Recollections of Mordecai Sortman

Rabbi Sortman taught his pupils to read and write in Hebrew in three classes, starting with the youngest at 4pm, and only finishing lessons at 9pm. "Father was very strict with his pupils... and used to cane boys." The cheder was held in his large house on Derby Street (where Chaim Weizmann occasionally came for meals). The classes ran from Monday to Friday, on Sundays after Shul, and on Saturdays for Barmitzvahs. There were regular examinations. The boys were taught in English and Hebrew; Sortman used no Yiddish at all. Students used to come back in the holidays to teach and to keep up their Hebrew.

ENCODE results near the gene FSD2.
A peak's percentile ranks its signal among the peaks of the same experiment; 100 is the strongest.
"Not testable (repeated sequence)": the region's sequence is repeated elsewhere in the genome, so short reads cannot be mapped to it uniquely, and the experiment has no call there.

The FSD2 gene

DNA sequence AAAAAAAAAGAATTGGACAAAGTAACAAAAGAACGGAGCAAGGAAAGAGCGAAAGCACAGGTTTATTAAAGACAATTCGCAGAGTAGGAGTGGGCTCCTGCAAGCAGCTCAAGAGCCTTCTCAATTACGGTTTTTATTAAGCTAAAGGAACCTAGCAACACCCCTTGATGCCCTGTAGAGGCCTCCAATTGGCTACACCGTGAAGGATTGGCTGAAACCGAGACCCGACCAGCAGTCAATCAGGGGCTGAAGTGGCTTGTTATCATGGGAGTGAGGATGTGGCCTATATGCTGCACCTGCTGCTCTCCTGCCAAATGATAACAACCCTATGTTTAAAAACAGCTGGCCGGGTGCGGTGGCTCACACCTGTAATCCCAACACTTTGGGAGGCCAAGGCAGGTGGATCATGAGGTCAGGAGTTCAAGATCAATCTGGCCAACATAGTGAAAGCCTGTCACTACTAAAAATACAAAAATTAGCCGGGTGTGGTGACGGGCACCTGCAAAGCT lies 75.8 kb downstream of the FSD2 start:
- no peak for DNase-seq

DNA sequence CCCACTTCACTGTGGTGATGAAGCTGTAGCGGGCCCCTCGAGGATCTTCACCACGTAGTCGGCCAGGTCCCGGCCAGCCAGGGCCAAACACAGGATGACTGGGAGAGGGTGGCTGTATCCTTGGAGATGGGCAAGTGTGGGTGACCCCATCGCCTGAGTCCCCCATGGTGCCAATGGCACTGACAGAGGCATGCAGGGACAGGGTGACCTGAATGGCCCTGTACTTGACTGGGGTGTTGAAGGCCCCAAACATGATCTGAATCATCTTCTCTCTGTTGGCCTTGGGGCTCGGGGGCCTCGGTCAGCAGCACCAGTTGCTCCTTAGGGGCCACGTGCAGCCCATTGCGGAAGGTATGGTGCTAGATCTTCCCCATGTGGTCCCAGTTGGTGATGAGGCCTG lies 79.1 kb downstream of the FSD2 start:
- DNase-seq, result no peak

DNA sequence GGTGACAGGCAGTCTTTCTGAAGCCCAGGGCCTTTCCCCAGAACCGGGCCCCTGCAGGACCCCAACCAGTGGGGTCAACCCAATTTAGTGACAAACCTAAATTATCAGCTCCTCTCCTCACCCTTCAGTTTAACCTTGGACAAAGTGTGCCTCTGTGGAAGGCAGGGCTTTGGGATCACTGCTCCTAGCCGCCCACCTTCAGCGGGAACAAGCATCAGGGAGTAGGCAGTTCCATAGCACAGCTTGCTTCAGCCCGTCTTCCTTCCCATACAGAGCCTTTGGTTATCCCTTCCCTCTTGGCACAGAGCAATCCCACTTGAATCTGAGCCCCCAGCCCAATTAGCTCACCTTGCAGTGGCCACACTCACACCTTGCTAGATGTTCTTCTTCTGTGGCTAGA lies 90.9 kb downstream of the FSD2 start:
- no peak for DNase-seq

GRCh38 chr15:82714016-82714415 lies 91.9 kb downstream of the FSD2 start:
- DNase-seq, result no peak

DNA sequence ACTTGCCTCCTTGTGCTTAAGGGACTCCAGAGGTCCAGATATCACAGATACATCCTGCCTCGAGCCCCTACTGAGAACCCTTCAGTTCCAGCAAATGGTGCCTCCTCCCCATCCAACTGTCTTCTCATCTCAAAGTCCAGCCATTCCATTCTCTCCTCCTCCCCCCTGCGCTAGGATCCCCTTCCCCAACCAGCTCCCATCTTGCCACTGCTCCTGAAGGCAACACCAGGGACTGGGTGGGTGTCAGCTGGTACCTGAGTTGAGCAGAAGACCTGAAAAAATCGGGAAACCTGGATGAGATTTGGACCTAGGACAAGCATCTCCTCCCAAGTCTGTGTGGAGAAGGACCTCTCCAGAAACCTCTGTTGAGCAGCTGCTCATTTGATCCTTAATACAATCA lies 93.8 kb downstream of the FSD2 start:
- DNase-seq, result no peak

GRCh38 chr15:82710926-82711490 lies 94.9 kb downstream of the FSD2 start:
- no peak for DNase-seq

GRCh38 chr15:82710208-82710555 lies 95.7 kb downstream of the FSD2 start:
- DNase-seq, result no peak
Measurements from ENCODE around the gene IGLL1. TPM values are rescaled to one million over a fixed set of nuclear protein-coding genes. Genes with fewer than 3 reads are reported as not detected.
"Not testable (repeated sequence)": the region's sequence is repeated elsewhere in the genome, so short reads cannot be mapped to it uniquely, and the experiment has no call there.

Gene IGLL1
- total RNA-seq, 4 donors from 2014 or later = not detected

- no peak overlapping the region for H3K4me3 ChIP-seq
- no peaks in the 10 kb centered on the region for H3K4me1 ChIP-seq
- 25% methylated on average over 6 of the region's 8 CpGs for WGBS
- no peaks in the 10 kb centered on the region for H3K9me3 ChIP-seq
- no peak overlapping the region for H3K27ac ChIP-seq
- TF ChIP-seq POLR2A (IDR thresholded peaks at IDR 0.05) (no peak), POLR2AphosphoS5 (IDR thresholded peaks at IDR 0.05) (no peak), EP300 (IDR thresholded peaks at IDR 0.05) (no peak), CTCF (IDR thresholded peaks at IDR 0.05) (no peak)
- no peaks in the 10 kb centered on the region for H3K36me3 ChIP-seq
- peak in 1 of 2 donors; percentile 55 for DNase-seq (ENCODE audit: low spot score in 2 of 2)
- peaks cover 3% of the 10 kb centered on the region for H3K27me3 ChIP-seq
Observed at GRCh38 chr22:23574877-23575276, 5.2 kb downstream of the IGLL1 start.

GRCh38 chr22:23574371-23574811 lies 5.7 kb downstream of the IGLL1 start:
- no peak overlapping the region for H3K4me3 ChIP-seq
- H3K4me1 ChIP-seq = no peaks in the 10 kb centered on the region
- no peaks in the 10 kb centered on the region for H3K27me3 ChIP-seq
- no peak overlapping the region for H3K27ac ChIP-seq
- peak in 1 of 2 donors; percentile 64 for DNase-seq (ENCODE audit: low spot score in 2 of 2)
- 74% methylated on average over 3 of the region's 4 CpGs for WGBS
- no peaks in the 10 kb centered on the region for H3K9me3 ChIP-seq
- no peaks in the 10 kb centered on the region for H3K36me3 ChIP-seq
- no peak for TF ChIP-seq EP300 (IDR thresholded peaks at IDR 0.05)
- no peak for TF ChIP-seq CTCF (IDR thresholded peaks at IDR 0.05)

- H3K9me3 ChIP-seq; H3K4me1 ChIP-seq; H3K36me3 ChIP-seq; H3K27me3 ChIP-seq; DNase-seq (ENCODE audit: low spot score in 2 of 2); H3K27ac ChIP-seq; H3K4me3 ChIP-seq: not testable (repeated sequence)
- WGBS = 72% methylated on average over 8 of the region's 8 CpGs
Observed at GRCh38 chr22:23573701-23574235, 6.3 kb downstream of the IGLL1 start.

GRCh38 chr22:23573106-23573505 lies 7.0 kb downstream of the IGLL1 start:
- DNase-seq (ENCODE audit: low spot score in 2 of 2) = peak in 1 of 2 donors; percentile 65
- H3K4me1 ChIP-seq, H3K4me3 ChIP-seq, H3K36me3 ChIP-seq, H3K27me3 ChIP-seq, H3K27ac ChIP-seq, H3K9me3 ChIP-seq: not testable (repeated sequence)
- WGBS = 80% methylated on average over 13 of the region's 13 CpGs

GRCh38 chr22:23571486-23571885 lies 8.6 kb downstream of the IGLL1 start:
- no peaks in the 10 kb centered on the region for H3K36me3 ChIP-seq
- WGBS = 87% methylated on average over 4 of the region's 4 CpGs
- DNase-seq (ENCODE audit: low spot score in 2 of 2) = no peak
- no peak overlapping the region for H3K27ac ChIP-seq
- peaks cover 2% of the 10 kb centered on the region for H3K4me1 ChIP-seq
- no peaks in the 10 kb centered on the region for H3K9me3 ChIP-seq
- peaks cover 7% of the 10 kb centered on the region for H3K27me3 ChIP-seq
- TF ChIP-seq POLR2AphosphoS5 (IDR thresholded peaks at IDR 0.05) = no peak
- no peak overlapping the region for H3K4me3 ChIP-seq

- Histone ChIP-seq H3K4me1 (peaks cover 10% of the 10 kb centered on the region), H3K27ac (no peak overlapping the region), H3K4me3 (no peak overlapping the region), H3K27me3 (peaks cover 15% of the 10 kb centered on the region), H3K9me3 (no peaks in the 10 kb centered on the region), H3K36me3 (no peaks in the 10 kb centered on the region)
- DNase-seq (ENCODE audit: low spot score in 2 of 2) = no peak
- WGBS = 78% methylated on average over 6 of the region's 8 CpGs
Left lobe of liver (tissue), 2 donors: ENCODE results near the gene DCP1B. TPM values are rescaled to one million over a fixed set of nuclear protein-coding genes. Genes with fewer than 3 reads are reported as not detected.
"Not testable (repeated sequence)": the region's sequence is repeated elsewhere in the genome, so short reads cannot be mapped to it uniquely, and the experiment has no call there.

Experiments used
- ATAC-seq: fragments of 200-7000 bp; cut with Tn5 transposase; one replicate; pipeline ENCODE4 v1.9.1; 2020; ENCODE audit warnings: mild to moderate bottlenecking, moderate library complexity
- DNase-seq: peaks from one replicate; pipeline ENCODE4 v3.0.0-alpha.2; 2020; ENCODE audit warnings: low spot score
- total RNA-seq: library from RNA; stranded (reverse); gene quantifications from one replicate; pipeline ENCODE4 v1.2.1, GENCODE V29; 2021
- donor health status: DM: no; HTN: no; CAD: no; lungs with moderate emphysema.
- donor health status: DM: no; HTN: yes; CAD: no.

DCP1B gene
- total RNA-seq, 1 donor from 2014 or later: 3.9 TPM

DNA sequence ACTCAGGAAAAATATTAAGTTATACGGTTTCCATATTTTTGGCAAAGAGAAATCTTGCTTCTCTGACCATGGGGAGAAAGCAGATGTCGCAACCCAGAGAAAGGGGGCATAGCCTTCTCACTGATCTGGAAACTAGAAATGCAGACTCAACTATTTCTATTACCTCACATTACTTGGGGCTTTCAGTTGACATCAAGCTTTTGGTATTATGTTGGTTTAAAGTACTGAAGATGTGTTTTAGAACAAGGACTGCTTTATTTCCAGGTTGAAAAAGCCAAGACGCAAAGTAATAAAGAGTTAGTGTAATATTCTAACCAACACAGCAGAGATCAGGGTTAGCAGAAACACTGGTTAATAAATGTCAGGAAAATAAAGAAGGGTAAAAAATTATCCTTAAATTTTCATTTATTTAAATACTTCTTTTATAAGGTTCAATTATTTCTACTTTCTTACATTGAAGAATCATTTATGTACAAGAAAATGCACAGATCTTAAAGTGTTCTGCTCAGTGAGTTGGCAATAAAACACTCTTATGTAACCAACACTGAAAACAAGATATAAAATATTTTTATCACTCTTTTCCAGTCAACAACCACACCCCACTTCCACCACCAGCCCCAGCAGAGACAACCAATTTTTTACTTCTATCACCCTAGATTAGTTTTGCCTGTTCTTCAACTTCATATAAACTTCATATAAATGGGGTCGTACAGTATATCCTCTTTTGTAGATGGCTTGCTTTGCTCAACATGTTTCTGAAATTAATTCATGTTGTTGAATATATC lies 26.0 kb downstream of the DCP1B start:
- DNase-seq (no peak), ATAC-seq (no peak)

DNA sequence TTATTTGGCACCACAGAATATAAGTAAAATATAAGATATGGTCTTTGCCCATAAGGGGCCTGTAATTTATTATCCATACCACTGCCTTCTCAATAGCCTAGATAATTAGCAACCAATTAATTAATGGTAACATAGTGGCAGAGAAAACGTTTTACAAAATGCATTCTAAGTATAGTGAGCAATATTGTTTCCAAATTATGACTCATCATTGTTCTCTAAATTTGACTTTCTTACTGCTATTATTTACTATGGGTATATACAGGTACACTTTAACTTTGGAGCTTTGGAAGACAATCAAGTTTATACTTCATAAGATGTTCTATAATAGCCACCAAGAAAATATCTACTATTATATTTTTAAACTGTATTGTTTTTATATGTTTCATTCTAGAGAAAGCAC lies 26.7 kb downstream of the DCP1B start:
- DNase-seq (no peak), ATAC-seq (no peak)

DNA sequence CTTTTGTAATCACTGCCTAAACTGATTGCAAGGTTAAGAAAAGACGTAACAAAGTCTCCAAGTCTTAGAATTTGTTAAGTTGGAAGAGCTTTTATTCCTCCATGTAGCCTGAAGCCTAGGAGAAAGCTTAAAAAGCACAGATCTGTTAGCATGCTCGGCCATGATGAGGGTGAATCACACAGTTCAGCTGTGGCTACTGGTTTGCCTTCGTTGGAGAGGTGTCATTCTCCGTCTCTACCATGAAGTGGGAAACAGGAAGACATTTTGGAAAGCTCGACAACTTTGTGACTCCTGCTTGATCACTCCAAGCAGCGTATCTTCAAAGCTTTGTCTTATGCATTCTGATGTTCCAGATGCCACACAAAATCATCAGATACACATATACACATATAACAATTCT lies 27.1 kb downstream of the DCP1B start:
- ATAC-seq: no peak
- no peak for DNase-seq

Much of Sortman’s spare time was devoted to the Maccabeans, and he wrote "books on Zionism, etc." He was not fanatically religious; he did not cover his head in the house, nor did he lead synagogue services. "He became a rabbi in Russia because he had taught children Hebrew and had been given his meals – and because he had no other trade." He was an enthusiastic fundraiser, and "was keen for people to give to the Zionist cause... He was a very mild man, but got excited about Zionism."


Mrs M Sullivan, daughter of Sortman (J240, Oral History Tapes, Manchester Jewish Museum)


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